Apple revealed a new smartwatch at its iPhone event on Tuesday, demonstrating a new operating system for the wearable device that will be available in early 2015.
The Apple Watch will need to be paired with an iPhone — versions going back to the iPhone 5 are compatible with the device — and is controlled by a dial on the side of the watch. They will start at $349 (£216) in the US and will be available early next year.
Apple chief executive Tim Cook said that the company has created a new operating system that would stop users having to pinch on a small screen, as with other smartwatches. The dial on the phone does different things according to what app is being used, such as zooming within the maps app or scrolling through lists.
Wearers to reply to messages from in the watch using dictation and smart replies — in-built quick messages that users can choose from. Wearers can also select from emojis — with controllable eyes and mouth — within the watch.
The watch can vibrate to give feedback to its wearer. Friends can send messages to others' Apple Watches, making their watch vibrate, and can also let them 'feel' anothers' heartbeat.
Sensors in the watch can measure wearers' activity, including their heartbeat, which will be fed into Apple's Healthbook, which stores information about users' bodies and health in iOS 8. It measures how much wearers have walked around and stood up, as well as activity during workouts.
It can share that information with other iOS apps, measuring activity through the day.
The Apple Watch will work with ApplePay, the company's near-field communication (NFC) payment system which was also announced on Tuesday.
Apple also announced a series of partnerships using the software in the app, including apps that can control lighting in houses and check on the battery levels in cars.
It will include new versions of the iPhone apps, including stripped-down versions of its voice-activated digital assistant, Siri, and mail and messages. A button on the side of the device allows users to get in touch with friends quickly.
Apple executives emphasised the accuracy of the watch, which uses what it said were new technologies to always be within 50ms of time.
The watch can sense the force with which the face is being pressed, and can sense where it is in space, so that it will wake up when it is brought towards the user.
The watch will come in a range of faces and straps, helping users customise their watches. Apple will also sell a smaller watch with different straps.
In pictures: Apple Watch
In pictures: Apple Watch
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Media and guests take a close look of the new Apple Watch
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Tim Cook introduces the new Apple Watch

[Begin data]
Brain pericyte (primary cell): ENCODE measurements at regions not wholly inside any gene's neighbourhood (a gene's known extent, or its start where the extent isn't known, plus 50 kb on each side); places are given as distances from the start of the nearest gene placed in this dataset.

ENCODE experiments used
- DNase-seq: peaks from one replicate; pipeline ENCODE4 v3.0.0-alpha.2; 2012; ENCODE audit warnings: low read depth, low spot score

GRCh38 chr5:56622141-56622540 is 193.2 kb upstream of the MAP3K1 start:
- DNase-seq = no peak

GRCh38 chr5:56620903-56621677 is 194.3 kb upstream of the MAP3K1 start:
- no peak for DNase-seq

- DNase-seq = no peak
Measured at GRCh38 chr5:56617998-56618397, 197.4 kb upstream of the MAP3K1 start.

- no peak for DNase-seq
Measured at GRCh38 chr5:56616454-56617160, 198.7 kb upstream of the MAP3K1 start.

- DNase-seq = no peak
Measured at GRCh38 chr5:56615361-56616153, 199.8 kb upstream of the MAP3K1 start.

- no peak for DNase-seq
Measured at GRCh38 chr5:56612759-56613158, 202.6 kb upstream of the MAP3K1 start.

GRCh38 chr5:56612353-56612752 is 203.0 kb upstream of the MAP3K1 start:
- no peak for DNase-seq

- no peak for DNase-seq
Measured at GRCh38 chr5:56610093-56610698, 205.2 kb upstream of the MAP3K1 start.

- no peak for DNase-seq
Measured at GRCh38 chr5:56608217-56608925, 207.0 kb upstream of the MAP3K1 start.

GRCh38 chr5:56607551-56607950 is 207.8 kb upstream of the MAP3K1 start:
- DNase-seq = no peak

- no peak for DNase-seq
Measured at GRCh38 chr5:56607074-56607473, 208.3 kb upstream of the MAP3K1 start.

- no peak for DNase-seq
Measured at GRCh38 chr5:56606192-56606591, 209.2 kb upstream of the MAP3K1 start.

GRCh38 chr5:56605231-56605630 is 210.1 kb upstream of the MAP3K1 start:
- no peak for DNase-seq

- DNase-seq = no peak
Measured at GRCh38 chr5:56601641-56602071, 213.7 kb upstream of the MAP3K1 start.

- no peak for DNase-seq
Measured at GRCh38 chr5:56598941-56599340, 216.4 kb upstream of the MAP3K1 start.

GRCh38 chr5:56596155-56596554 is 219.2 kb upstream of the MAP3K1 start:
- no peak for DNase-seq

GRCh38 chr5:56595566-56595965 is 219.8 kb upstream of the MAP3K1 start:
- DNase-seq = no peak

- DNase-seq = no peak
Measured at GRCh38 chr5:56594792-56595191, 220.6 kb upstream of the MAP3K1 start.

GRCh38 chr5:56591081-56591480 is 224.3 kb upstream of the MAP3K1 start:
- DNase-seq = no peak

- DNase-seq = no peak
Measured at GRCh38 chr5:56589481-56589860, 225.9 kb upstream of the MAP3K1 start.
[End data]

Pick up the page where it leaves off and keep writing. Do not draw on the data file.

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Apple CEO Tim Cook announces the Apple Watch
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Tim Cook with a side view of new Apple Watch
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Tim Cook explains the use of the screen on the new Apple Watch
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The many faces of the Apple Watch
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Share the beating of your heart with the Apple Watch
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Send a finger-drawn image
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The crowd use their devices to capture the Apple Watch
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The Digital Crown to magnify content on a small display
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Sensors to detect pulse rate
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Options for custom materials include gold
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The Digital Crown brings you to your apps
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The Activity app tracks three aspects of movement
There will be three different versions of the watch. A sports version is made for active use, and the 'Apple Watch Edition' is made using 18-carat gold.
The watch includes a number of digital faces, which include more spectacular images like a face that shows users' positions on earth. Those faces can be customised, including changing colours. The faces can also pull information from apps including the calendar, stocks and weather.
The watch has a sapphire display — the second toughest material on earth, as noted by designer Jony Ive during the keynote — to stop it being broken or scratched.
The watch will be charged using similar technology to the Magsafe charger found in Apple's laptops, changed using inductive charging so that there are no exposed contacts on the back of the watch, where it plugs in.Reuse content